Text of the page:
Plywood: For going over plywood with products like Ditra or any other membrane the thinset will have to have an ANSI 118.11 rating on it. This is a requirement. This rating means that it’s been tested to bond to plywood. Don’t stick tile directly to the plywood subfloor no matter which thinset you use.

Ditra and Kerdi: For Schluter products like Ditra and Kerdi they want you to use an unmodified mortar. The exception is when you are installing Ditra on plywood (see above). This also would apply to Ditra Heat. I’ve listed specific products in the chart above. Some of these can be found at big box stores.

For large tiles, you are going to want to use an unmodified thinset that specifically says it’s ok for large tiles. The one I prefer is Bostik Ditraset. It can be used for any size tile and works great with Schluter products. I’ve never found it at a box store though. The other one that would work is Mapei’s uncoupling membrane mortar which can be found at Lowes.

Another good option for big tiles over Schluter products is Mapei Kerabond T. Although, you’ll probably find that Mapei’s uncoupling membrane mortar, which can be found at Lowes, is more readily available. This will work too.

Update: Schluter now has its own line of thinset mortars now called Set, All-Set, and Fast-Set. The last two being modified. All are approved for their products.

Why Schluter Ditra is so cool: Uncoupling membranes explained

Porcelain Tile: Most thinset manufacturer’s want you to use a modified mortar for porcelain tile. Porcelain tile is near impervious and can be difficult for the mortars to grab a hold of which is the reason for the modified mortars. They grab better. The exception again is Schluter products which want unmodified mortars used.

Backer board: For backer board on floors, specifically cement board and fiber cement boards (think Hardibacker), it’s my understanding that it doesn’t matter which thinset you use. The thinset doesn’t need to bond to the plywood. Instead it’s part of a system with the nails. The nails hold it down and the thinset holds it up. So this is an example where you don’t need the best thinset- it seems the worst will do.

But some backer board manufacturers have a more specific set of instructions. As always, follow instructions.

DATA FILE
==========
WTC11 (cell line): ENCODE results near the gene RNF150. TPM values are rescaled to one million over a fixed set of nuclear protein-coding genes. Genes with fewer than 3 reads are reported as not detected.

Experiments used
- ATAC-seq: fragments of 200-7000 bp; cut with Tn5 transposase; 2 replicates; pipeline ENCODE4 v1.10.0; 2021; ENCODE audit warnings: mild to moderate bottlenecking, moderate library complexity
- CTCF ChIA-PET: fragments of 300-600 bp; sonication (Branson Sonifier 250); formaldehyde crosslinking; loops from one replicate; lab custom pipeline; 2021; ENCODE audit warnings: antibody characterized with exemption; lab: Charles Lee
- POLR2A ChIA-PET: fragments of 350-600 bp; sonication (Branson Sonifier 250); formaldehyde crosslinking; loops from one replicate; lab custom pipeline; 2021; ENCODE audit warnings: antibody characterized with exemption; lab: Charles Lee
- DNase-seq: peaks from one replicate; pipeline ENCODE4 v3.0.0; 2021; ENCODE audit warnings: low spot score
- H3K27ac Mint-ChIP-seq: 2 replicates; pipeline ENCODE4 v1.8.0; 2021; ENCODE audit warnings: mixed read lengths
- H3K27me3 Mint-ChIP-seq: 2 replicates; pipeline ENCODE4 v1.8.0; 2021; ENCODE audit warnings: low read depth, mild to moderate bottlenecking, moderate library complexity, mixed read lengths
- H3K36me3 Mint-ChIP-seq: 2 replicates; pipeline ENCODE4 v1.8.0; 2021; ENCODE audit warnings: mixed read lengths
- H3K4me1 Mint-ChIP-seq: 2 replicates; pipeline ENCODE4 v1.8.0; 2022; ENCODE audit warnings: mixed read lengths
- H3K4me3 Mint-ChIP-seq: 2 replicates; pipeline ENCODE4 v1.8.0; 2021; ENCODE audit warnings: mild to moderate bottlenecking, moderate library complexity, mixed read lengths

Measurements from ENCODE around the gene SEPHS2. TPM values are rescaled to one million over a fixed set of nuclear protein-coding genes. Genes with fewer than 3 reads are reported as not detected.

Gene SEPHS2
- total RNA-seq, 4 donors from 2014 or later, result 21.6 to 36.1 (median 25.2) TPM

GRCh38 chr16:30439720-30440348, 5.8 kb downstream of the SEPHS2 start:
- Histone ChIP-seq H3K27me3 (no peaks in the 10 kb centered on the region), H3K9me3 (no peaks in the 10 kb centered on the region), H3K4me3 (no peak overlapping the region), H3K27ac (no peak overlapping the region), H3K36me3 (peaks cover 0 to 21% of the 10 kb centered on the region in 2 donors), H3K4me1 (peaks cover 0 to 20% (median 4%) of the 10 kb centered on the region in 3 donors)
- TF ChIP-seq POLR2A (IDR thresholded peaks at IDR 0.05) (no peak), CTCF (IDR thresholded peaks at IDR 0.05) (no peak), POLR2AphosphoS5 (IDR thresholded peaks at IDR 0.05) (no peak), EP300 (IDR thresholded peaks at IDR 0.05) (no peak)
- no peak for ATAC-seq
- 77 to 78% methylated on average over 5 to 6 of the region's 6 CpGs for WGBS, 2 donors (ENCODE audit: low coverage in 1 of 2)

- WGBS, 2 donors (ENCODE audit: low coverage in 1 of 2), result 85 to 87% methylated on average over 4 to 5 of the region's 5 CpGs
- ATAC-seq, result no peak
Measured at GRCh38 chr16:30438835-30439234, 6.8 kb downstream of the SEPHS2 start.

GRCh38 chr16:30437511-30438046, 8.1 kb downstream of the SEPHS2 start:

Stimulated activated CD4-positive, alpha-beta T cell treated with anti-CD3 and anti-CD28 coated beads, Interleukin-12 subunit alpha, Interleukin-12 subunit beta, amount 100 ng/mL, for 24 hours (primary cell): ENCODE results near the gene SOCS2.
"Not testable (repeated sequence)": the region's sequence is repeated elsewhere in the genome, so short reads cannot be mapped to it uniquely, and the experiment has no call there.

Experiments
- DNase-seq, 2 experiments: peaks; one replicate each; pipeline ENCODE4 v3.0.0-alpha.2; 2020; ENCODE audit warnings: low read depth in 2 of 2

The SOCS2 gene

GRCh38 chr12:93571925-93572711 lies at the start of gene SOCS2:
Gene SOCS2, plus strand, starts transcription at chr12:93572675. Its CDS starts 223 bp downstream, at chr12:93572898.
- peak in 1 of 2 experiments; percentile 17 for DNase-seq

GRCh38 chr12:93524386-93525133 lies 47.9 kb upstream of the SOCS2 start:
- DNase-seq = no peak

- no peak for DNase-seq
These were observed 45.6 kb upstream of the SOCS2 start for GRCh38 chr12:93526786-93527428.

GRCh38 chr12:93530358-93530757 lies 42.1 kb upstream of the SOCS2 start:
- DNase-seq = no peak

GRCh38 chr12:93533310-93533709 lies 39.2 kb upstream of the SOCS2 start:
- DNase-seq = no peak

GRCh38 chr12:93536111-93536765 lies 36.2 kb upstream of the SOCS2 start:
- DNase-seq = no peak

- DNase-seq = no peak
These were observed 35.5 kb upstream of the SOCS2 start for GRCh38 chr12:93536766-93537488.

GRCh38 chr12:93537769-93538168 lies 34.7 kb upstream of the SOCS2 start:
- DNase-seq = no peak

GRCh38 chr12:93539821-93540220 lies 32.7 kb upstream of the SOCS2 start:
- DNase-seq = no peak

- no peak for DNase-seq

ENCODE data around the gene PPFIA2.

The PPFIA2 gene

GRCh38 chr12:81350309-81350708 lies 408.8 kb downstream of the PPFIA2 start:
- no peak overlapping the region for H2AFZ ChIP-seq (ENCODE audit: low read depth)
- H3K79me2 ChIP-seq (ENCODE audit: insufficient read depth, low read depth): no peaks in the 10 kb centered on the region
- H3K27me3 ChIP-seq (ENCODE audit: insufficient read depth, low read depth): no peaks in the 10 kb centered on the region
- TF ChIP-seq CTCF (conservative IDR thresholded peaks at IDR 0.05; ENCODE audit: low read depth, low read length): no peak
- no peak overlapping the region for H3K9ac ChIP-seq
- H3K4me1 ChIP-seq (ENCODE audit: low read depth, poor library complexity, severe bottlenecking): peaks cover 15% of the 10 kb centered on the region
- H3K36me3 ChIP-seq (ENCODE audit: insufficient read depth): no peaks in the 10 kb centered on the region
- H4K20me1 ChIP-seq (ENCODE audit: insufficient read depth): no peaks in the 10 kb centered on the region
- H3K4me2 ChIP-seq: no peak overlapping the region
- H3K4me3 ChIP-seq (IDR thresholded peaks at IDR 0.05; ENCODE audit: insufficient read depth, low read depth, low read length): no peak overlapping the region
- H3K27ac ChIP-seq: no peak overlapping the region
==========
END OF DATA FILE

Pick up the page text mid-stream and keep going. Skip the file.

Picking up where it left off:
Tile Backer Board Breakdown

For walls, you’ll want to use a modified mortar to tape and mud the seams. Make sure you use alkaline resistant mesh tape. I recommend staying away from Denshield and other similar gypsum-based products in wet areas but if you want to use it make sure to read the instructions. You’ll need to waterproof the seams and they don’t waterproof the way that you would think.

Wall tile:  They do make a good number of lightweight thinsets now which work great for walls. They can help keep your tile from sliding down. My favorite is Prolite from Custom Building Products.


Hopefully this helps clarify some of the mystery around the many different thinset products. If I’ve left anything out or you have any questions please ask in the comments below. Always read the manufacturer’s instructions for the products that you will be installing.

Also see:

Part 1 Thinset Decoded: A buyers guide to purchasing the right tile adhesive

Trowel Size Matters



  1. Hi. Is there a substitute for Laticrete 6701 by Versabond or something similar? We are putting in a shower and making our own bed/pan.

    Also we used a thin set modified, not large us modified for 6×12 floor tiles. Seemed to work fine… Should we expect any problems?

    And finally what do you recommend for the shower walls with same tile? Is the Versabond modified thin set OK?

    Thanks for your time, greatly appreciated.